When Is it Time to Get Treatment for PAD?

If you suspect you have peripheral artery disease (PAD) symptoms, you may be wondering if you should make an appointment with a doctor. PAD occurs when plaque builds up in the arteries leading to your legs. This causes restricted blood flow, and as time progresses, the condition steadily gets worse.

The symptoms of PAD can echo those of aging, making it difficult to tell whether you should seek an appointment. Or, if you already have a confirmed case of PAD, you may be wondering, “How can you tell when it’s time to receive treatment for PAD?”

When PAD is already present and diagnosed, seek treatment as soon as possible. Every day counts when it comes to peripheral artery disease treatment. In addition, PAD can be tricky because it doesn’t always come with clear symptoms immediately. That’s why we strongly suggest seeking out PAD treatment if you have any PAD risk factors.

Signs You Need Treatment for PAD

In addition to paying attention to any PAD risk factors you may have, it’s important to keep an eye out for the common symptoms of PAD. The most common symptom is leg pain that begins when you’re doing activities, such as walking or climbing stairs, and stops once you’re sitting down. The medical term for this symptom is intermittent claudication.

The leg pain can feel like cramps, as though you’re getting a charley horse, or it can feel dull and achy. It can occur in the calf, thigh, buttocks, or hips.3 The more activity you do, the worse the pain gets. This discomfort often limits activity in people with PAD. However, getting exercise every day can help slow the advancement of the disease, so it’s important to make an appointment with a board-certified vascular doctor who can help treat the PAD symptoms and put together an exercise plan.

Without treatment, intermittent claudication will worsen to the point that your legs will ache even when you’re at rest. This indicates a severe blockage in the arteries leading to your legs. If you’re experiencing leg pain at rest, see a vascular doctor as soon as possible.

In addition to leg cramping, signs of PAD in the legs include:

In addition to leg cramping, signs of PAD in the legs include:

  • Skin that’s cold to the touch
  • Slower toenail growth
  • Patchy leg hair indicating hair loss or slowed hair growth
  • Wounds that take weeks or months to heal
  • Open, non-healing sores
  • Color changes in the skin

See a vascular doctor right away if you have any of these symptoms of PAD. At USA Vascular Centers, we offer virtual consultations and in-person appointments at our state-of-the-art outpatient centers, which are located throughout the United States. Our doctors can assess your PAD risk and put together a personalized treatment plan to address your symptoms.

What are the Best Treatments for PAD?

If your doctor diagnoses you with PAD, there are several ways to treat and manage symptoms. Lifestyle changes are important and can help slow the progression of mild PAD cases.4 Quitting smoking, beginning an exercise program, and sticking to a nutritious diet can all help keep your arteries healthy. Medications to lower blood pressure and cholesterol, as well as manage diabetes, can also play a role in preventing plaque buildup.4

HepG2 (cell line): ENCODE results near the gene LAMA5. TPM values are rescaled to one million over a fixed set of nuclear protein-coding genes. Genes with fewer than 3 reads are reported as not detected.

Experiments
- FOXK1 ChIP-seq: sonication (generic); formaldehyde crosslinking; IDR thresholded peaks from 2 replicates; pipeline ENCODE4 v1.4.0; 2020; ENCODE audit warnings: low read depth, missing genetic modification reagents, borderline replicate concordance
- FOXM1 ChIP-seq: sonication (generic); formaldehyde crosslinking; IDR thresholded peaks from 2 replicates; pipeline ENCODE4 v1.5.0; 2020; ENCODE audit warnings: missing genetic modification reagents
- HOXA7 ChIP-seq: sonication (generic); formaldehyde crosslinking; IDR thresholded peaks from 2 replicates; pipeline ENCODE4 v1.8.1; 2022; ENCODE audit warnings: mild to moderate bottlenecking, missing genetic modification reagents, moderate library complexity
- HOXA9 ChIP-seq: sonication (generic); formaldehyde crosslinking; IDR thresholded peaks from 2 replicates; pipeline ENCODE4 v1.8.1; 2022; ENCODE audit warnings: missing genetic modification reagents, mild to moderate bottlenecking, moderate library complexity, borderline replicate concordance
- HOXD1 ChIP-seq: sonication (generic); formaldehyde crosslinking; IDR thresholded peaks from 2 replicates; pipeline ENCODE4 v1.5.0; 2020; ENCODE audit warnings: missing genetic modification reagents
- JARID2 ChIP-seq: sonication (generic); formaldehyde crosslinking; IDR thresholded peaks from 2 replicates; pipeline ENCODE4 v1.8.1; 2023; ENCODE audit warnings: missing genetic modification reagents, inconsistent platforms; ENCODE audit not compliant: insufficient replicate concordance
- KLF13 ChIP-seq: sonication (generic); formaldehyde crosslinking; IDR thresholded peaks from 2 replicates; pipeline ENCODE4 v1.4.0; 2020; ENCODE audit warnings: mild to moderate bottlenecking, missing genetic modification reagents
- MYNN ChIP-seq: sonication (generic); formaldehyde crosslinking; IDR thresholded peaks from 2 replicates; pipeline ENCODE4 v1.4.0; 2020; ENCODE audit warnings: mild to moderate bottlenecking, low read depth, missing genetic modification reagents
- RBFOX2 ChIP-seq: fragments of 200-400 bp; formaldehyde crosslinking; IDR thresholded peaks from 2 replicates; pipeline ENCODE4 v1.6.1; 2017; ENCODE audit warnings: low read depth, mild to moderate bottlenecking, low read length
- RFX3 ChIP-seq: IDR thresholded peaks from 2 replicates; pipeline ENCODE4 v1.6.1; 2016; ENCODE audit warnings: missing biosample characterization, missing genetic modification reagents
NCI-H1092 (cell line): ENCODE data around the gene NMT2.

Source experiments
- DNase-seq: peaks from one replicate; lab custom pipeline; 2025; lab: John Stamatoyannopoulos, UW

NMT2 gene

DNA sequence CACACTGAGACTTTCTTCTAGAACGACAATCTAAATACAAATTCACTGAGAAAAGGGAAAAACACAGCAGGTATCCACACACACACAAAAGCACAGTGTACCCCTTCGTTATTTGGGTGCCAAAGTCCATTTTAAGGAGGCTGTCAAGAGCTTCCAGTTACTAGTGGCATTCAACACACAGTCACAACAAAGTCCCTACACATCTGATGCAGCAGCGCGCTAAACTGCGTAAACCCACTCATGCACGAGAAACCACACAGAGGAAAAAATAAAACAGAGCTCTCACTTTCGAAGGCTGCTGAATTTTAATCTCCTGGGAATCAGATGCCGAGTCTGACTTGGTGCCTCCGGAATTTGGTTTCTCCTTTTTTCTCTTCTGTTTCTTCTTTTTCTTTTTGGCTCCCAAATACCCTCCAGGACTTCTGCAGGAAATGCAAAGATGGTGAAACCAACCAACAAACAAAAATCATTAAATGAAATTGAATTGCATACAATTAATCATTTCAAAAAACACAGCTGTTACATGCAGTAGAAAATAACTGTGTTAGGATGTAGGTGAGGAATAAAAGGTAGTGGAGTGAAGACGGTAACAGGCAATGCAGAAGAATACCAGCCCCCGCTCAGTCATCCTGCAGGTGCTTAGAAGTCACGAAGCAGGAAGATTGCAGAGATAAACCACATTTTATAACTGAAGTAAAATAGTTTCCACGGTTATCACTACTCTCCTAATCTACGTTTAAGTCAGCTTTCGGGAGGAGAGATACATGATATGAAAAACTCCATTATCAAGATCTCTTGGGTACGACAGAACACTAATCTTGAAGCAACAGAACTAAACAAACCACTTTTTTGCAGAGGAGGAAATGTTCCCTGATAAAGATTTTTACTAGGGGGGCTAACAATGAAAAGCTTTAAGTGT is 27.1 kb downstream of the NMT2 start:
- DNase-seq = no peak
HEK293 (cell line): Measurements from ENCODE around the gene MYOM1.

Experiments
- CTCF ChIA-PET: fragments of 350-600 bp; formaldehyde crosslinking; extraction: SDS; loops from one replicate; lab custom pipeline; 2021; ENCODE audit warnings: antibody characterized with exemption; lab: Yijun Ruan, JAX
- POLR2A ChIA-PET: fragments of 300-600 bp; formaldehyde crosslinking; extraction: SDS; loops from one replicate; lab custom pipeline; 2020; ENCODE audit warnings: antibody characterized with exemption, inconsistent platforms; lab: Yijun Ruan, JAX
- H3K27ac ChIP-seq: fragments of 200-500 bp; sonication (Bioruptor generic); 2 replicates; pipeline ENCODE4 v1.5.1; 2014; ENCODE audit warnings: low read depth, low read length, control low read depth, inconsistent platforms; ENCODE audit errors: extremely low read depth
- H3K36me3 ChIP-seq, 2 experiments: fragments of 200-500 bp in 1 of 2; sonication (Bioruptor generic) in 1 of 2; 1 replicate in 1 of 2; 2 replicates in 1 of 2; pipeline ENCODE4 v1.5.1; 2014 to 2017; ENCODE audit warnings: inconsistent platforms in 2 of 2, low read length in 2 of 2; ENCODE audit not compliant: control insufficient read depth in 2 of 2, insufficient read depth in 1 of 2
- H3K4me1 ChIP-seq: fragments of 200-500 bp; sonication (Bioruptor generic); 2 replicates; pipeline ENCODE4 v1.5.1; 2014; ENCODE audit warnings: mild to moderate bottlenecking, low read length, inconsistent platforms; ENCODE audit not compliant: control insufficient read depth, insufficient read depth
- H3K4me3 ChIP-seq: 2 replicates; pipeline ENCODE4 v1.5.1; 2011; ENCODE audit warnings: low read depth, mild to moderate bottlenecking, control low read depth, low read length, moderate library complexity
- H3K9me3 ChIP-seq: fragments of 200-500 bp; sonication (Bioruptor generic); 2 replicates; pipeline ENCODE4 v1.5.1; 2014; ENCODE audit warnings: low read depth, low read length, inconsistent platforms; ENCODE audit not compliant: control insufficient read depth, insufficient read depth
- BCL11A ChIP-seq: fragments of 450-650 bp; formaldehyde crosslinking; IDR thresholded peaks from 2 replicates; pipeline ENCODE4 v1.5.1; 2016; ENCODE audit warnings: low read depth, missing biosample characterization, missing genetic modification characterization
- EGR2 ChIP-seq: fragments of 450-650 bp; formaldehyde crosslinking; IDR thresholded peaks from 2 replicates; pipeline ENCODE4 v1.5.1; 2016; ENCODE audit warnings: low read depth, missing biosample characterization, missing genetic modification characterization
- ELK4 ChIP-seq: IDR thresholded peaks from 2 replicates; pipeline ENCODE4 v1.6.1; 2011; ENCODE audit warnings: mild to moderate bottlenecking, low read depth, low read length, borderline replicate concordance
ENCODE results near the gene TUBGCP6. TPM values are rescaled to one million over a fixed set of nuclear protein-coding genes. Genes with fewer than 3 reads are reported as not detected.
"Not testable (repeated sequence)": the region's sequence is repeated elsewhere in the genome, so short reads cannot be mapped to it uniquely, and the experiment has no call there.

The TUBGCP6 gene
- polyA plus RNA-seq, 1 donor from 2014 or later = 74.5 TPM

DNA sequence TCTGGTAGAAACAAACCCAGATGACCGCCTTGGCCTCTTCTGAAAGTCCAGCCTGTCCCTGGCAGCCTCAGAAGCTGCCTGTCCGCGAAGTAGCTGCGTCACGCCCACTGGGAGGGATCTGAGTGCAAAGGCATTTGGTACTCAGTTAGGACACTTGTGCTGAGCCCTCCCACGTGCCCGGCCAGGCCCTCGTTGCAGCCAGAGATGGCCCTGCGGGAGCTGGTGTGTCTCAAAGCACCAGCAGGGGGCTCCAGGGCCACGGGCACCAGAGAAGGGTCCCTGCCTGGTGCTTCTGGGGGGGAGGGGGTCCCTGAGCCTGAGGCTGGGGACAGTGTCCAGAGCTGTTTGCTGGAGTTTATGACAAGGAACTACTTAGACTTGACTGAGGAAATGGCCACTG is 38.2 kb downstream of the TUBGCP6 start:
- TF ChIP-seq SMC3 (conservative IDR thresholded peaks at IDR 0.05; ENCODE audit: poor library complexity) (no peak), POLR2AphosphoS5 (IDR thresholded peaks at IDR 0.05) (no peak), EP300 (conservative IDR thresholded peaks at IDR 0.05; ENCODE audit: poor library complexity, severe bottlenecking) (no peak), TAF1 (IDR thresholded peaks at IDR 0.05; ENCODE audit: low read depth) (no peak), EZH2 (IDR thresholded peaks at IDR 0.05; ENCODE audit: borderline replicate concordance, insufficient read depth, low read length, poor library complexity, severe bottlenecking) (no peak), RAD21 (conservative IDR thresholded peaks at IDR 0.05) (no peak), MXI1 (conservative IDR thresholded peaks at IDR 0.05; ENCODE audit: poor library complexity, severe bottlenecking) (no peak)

However, patients with moderate to severe PAD may require a procedure that widens the narrowed arteries. At USA Vascular Centers, our highly recommended vascular surgeons perform three minimally invasive procedures that can reduce symptoms of PAD: angioplasty, stent placement, and atherectomy. Each of these procedures is performed in our leading-edge, on-site cath labs.

Angioplasty involves inserting a balloon-tipped catheter into the vascular system. Once the catheter reaches a blocked area, it is inflated. This compresses the plaque against artery walls. In a stent placement, a vascular doctor performs an angioplasty but adds a mesh stent to prop the artery open. With an atherectomy, plaque is shaved off artery walls using a catheter with a laser or tiny blade.

These non-surgical procedures take roughly 30 to 45 minutes to complete. There are no stitches involved, and general anesthesia is not required. Patients can go home the same day, resting and recovering in the comfort of their own homes.

What Happens if PAD is Left Untreated?

Left untreated, PAD can result in critical limb ischemia, a condition in which blood flow to the leg or foot is severely or completely blocked. Without the oxygen and nutrients it needs from blood, the tissue will die (gangrene), and amputation will be necessary to save the patient’s life.

Additionally, if you have atherosclerosis and peripheral artery disease in the arteries leading to your legs, there’s a high chance it’s present in the arteries leading to the heart, kidneys, and brain. This puts you at risk of heart attack, stroke, and renal artery disease.

By making sure to seek out a PAD screening if you have any risk factors or PAD treatment if you have symptoms, your physician can monitor your vascular health, helping to avoid serious complications. If you’re not sure you have any risk factors or symptoms of PAD, take the USA Vascular Centers PAD risk assessment quiz to find out.


[1] “Peripheral Artery Disease (PAD).” Mayo Clinic. Mayo Foundation for Medical Education
and Research, June 21, 2022. https://www.mayoclinic.org/diseases-conditions/peripheral-artery-disease/symptoms-causes/syc-20350557.

[2] “What Is Arterial Plaque?” The Society for Cardiovascular Angiography and Interventions,
December 14, 2017.

[3] “Peripheral Arterial Disease (PAD).” Centers for Disease Control and Prevention. Centers
for Disease Control and Prevention, September 27, 2021.

[4] “Prevention and Treatment of Pad.” www.heart.org, August 22, 2022.

[5] “Peripheral Vascular Disease: Causes, Symptoms & Treatment.” Cleveland Clinic.
Accessed September 1, 2022.

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